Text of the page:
Developmental delay with or without intellectual impairment or behavioral abnormalities (DDIB) is an autosomal dominant disorder with a nonspecific phenotype of developmental delay. Additional features may include neonatal feeding problems, hypotonia, and dysmorphic facial features (Dulovic-Mahlow et al., 2019; van Woerden et al., 2021).

Professional guidelines

PubMed

Kim CW, Aronow WS, Dutta T, Spevack DM, Frishman WH
Cardiol Rev 2021 May-Jun 01;29(3):115-119. doi: 10.1097/CRD.0000000000000300. PMID: 32053544
Turnpenny PD, Ellard S
Eur J Hum Genet 2012 Mar;20(3):251-7. Epub 2011 Sep 21 doi: 10.1038/ejhg.2011.181. PMID: 21934706Free PMC Article
Trivedi KR, Benson LN
J Interv Cardiol 2003 Apr;16(2):171-88. doi: 10.1046/j.1540-8183.2003.08031.x. PMID: 12768922

Recent clinical studies

Etiology

Ozaki D, Endo H, Tashiro R, Sugimura K, Tatebe S, Yasuda S, Tomata Y, Endo T, Tominaga K, Niizuma K, Fujimura M, Tominaga T
Cerebrovasc Dis 2022;51(3):282-287. Epub 2021 Oct 28 doi: 10.1159/000519717. PMID: 34710878
Al-Khaldi A, Alsahari A, Alotay A, Momenah T, Alfonso JJ
Ann Thorac Surg 2022 May;113(5):1563-1568. Epub 2021 Apr 1 doi: 10.1016/j.athoracsur.2021.03.059. PMID: 33811885
Martin E, Mainwaring RD, Collins RT 2nd, MacMillen KL, Hanley FL
Semin Thorac Cardiovasc Surg 2020 Winter;32(4):973-979. Epub 2020 Jan 17 doi: 10.1053/j.semtcvs.2020.01.003. PMID: 31958550
Collins RT 2nd
Curr Opin Pediatr 2018 Oct;30(5):609-615. doi: 10.1097/MOP.0000000000000664. PMID: 30045083
Mainwaring RD, Hanley FL
Semin Thorac Cardiovasc Surg 2017 Summer;29(2):198-205. Epub 2017 May 17 doi: 10.1053/j.semtcvs.2017.05.001. PMID: 28823329

Diagnosis

Felmly LM, Mainwaring RD, Collins RT, Lechich K, Martin E, Ma M, Hanley FL
J Thorac Cardiovasc Surg 2023 Apr;165(4):1493-1502.e2. Epub 2022 Aug 10 doi: 10.1016/j.jtcvs.2022.07.037. PMID: 36088147
Martin E, Mainwaring RD, Collins RT 2nd, MacMillen KL, Hanley FL
Semin Thorac Cardiovasc Surg 2020 Winter;32(4):973-979. Epub 2020 Jan 17 doi: 10.1053/j.semtcvs.2020.01.003. PMID: 31958550
Bang OY, Chung JW, Kim DH, Won HH, Yeon JY, Ki CS, Shin HJ, Kim JS, Hong SC, Kim DK, Koizumi A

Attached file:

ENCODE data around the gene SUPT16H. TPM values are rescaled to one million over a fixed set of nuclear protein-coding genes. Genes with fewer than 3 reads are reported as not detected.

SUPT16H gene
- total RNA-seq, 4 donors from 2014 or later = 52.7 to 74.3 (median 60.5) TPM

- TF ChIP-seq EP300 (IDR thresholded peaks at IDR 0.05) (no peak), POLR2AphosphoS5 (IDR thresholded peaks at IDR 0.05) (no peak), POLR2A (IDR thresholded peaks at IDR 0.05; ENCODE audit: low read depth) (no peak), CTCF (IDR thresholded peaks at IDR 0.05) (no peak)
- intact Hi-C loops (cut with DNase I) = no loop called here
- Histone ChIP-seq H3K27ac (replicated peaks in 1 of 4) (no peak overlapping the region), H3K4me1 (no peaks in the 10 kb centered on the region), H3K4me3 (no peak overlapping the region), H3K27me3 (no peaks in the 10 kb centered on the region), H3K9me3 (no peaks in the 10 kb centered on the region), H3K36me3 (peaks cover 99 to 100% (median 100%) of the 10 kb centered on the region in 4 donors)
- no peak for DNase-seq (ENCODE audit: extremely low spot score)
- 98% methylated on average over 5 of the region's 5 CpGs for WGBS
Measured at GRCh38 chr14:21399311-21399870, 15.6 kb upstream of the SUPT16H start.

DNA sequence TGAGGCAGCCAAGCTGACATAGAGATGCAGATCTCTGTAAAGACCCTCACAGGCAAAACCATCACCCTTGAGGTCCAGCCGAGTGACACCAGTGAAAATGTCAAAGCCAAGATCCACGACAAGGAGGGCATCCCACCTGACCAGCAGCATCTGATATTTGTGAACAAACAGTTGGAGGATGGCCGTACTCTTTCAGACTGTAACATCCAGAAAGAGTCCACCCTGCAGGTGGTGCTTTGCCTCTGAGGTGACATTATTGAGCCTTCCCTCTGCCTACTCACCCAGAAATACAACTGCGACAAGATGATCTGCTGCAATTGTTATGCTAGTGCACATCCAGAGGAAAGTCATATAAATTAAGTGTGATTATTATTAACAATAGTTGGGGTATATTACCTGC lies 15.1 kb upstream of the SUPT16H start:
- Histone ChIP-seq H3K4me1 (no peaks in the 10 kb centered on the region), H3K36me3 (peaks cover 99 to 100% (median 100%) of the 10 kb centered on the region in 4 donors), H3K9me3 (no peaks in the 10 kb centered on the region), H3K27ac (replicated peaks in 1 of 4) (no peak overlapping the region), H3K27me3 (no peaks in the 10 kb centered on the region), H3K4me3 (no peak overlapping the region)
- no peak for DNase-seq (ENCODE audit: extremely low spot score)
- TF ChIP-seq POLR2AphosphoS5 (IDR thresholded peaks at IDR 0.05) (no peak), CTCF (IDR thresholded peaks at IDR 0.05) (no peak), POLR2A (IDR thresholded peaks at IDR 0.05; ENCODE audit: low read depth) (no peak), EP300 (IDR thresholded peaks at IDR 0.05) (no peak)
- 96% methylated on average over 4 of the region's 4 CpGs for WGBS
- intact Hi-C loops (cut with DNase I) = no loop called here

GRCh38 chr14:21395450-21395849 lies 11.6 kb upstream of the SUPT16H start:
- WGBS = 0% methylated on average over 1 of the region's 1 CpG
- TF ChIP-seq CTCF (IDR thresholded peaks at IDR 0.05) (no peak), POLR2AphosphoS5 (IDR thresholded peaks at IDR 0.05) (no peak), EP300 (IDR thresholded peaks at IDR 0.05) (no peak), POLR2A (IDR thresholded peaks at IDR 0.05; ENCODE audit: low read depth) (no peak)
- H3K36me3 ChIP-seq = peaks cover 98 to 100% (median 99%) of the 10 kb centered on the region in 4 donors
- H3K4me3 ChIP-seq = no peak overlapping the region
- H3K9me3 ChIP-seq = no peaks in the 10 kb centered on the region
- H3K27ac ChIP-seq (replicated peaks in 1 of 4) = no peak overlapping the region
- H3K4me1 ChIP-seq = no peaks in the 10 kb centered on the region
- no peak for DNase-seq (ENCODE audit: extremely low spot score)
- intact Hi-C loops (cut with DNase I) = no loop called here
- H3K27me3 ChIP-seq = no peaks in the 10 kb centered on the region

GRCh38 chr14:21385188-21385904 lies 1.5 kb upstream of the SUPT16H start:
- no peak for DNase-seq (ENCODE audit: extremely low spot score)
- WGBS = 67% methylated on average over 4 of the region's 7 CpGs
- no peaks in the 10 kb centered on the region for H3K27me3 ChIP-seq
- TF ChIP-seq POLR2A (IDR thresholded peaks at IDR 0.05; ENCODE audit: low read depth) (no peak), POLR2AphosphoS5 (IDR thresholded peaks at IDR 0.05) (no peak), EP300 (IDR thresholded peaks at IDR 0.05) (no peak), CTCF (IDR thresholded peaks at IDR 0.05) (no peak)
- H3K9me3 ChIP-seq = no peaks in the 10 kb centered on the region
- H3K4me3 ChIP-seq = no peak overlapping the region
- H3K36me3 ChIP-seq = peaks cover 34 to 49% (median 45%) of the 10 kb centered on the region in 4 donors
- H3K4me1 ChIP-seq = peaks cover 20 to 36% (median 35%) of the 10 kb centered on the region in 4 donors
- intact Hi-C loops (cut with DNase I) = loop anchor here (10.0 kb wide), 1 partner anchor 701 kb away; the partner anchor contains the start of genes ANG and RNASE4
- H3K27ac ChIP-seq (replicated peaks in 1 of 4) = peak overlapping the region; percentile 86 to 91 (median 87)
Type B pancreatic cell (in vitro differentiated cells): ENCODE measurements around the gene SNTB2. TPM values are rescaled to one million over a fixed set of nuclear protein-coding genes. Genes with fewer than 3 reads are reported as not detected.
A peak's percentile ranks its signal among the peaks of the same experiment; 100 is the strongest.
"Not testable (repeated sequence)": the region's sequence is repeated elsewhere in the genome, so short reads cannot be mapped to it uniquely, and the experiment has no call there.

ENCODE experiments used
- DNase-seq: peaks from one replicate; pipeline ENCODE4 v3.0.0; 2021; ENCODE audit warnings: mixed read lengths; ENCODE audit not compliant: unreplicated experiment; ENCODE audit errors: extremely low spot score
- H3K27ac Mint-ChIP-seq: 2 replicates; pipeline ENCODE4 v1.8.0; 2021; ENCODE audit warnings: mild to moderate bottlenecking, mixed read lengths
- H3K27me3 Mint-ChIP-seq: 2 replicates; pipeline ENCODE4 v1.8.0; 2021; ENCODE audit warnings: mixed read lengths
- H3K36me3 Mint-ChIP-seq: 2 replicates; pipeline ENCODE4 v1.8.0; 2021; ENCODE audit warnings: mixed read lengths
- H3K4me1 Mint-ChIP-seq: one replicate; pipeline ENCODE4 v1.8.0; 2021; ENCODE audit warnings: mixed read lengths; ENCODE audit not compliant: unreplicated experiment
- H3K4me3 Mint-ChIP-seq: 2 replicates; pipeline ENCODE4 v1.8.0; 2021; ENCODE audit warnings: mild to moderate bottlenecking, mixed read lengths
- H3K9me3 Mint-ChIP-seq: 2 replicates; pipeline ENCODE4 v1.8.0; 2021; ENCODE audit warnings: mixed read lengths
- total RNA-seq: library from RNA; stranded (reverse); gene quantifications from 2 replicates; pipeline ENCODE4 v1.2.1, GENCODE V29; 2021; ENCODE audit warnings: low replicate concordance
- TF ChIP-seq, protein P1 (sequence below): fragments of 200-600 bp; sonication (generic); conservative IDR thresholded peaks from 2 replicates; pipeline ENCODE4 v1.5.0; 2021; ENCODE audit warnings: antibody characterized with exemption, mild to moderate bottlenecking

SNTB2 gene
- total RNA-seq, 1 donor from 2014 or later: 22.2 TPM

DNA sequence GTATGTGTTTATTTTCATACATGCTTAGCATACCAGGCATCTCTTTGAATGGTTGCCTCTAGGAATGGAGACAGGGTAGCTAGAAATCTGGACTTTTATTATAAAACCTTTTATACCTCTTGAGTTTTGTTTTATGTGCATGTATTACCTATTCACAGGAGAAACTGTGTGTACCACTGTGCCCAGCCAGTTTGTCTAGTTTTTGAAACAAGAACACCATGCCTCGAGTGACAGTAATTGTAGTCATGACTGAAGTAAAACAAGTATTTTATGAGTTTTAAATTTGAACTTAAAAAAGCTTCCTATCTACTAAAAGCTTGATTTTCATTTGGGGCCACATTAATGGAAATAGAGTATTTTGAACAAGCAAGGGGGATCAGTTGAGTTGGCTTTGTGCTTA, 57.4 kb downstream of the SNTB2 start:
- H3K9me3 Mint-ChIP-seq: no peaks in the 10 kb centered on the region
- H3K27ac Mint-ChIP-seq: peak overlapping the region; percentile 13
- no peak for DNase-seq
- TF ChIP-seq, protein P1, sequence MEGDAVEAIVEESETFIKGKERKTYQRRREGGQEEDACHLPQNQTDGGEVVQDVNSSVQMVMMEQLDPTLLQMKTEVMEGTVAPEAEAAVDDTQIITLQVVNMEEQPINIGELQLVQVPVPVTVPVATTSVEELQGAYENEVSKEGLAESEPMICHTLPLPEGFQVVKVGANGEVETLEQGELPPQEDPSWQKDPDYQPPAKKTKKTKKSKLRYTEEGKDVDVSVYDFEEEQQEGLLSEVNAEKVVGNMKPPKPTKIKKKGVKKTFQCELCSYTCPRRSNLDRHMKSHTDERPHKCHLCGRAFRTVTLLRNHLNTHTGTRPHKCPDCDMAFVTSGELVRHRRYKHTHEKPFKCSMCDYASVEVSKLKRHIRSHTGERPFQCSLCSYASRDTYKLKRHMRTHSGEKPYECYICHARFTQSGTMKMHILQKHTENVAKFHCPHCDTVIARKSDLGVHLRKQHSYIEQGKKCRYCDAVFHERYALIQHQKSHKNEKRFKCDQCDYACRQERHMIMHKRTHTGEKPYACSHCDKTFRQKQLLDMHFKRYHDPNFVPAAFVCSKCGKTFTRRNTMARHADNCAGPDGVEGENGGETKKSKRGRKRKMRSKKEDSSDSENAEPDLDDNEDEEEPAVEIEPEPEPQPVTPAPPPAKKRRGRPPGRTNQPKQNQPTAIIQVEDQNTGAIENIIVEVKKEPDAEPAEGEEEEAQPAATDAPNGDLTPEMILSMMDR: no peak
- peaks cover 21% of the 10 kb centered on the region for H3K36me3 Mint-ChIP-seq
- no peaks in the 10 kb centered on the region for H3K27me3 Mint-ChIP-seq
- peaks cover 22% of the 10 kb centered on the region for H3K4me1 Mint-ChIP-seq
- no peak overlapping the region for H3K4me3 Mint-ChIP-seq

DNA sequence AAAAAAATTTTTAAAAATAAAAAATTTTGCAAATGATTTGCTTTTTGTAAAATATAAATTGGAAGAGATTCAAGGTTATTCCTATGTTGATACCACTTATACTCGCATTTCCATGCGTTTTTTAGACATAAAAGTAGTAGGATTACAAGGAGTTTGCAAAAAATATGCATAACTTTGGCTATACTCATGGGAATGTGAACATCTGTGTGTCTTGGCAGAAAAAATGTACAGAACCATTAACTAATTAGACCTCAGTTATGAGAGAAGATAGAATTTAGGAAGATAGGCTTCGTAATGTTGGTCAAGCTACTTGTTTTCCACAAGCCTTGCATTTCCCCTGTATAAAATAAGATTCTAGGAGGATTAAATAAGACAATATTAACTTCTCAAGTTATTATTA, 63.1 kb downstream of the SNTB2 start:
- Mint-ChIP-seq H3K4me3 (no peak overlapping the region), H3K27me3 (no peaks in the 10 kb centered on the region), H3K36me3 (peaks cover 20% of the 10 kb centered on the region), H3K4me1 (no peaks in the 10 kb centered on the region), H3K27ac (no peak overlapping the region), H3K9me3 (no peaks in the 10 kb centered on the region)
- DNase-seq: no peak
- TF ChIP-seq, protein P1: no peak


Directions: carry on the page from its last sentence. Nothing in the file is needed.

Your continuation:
Transl Stroke Res 2020 Aug;11(4):580-589. Epub 2019 Oct 24 doi: 10.1007/s12975-019-00743-6. PMID: 31650369
Turnpenny PD, Ellard S
Eur J Hum Genet 2012 Mar;20(3):251-7. Epub 2011 Sep 21 doi: 10.1038/ejhg.2011.181. PMID: 21934706Free PMC Article
Kreutzer J, Landzberg MJ, Preminger TJ, Mandell VS, Treves ST, Reid LM, Lock JE
Circulation 1996 Apr 1;93(7):1417-23. doi: 10.1161/01.cir.93.7.1417. PMID: 8641032

Therapy

Mainwaring RD, Hanley FL
Semin Thorac Cardiovasc Surg 2017 Summer;29(2):198-205. Epub 2017 May 17 doi: 10.1053/j.semtcvs.2017.05.001. PMID: 28823329
Mainwaring RD, Hanley FL
Semin Thorac Cardiovasc Surg 2016 Summer;28(2):418-424. Epub 2016 Jul 18 doi: 10.1053/j.semtcvs.2016.07.003. PMID: 28043454
Hallbergson A, Esch JJ, Tran TX, Lock JE, Marshall AC
Cardiol Young 2016 Oct;26(7):1319-26. Epub 2015 Dec 28 doi: 10.1017/S1047951115002516. PMID: 26707181
Cunningham JW, McElhinney DB, Gauvreau K, Bergersen L, Lacro RV, Marshall AC, Smoot L, Lock JE
Circ Cardiovasc Interv 2013 Aug;6(4):460-7. Epub 2013 Aug 13 doi: 10.1161/CIRCINTERVENTIONS.112.000061. PMID: 23941859
Monge MC, Mainwaring RD, Sheikh AY, Punn R, Reddy VM, Hanley FL
J Thorac Cardiovasc Surg 2013 Feb;145(2):476-81. Epub 2012 Dec 8 doi: 10.1016/j.jtcvs.2012.09.102. PMID: 23228407

Prognosis

Lan IS, Yang W, Feinstein JA, Kreutzer J, Collins RT 2nd, Ma M, Adamson GT, Marsden AL
J Am Heart Assoc 2022 Mar 15;11(6):e023532. Epub 2022 Mar 5 doi: 10.1161/JAHA.121.023532. PMID: 35253446Free PMC Article
Al-Khaldi A, Abuzaid AD, Tamimi O, Alsahari A, Alotay A, Momenah T, Alfonso JJ
J Thorac Cardiovasc Surg 2022 Apr;163(4):1448-1457.e6. Epub 2021 Sep 9 doi: 10.1016/j.jtcvs.2021.07.057. PMID: 34649717
Monge MC, Mainwaring RD, Sheikh AY, Punn R, Reddy VM, Hanley FL
J Thorac Cardiovasc Surg 2013 Feb;145(2):476-81. Epub 2012 Dec 8 doi: 10.1016/j.jtcvs.2012.09.102. PMID: 23228407
Kreutzer J, Landzberg MJ, Preminger TJ, Mandell VS, Treves ST, Reid LM, Lock JE
Circulation 1996 Apr 1;93(7):1417-23. doi: 10.1161/01.cir.93.7.1417. PMID: 8641032
Beekman RH, Rocchini AP, Rosenthal A
Cardiol Clin 1989 May;7(2):331-40. PMID: 2659178

Clinical prediction guides

Lee JD, Richter J, Pfaller MR, Szafron JM, Menon K, Zanoni A, Ma MR, Feinstein JA, Kreutzer J, Marsden AL, Schiavazzi DE
Int J Numer Method Biomed Eng 2024 May;40(5):e3820. Epub 2024 Mar 27 doi: 10.1002/cnm.3820. PMID: 38544354
Tamura Y, Tamura Y, Shigeta A, Hosokawa K, Taniguchi Y, Inami T, Adachi S, Tsujino I, Nakanishi N, Sato K, Sakamoto J, Tanabe N, Takama N, Nakamura K, Kubota K, Komura N, Kato S, Yamashita J, Takei M, Joho S, Ishii S, Takemura R, Sugimura K, Tatsumi K
Eur Respir J 2023 Dec;62(6) Epub 2023 Dec 21 doi: 10.1183/13993003.00763-2023. PMID: 38061784Free PMC Article
Lan IS, Yang W, Feinstein JA, Kreutzer J, Collins RT 2nd, Ma M, Adamson GT, Marsden AL
J Am Heart Assoc 2022 Mar 15;11(6):e023532. Epub 2022 Mar 5 doi: 10.1161/JAHA.121.023532. PMID: 35253446Free PMC Article
Ozaki D, Endo H, Tashiro R, Sugimura K, Tatebe S, Yasuda S, Tomata Y, Endo T, Tominaga K, Niizuma K, Fujimura M, Tominaga T
Cerebrovasc Dis 2022;51(3):282-287. Epub 2021 Oct 28 doi: 10.1159/000519717. PMID: 34710878
Yang W, Feinstein JA, Vignon-Clementel IE
Biomech Model Mechanobiol 2016 Oct;15(5):1345-53. Epub 2016 Feb 3 doi: 10.1007/s10237-016-0766-5. PMID: 26843118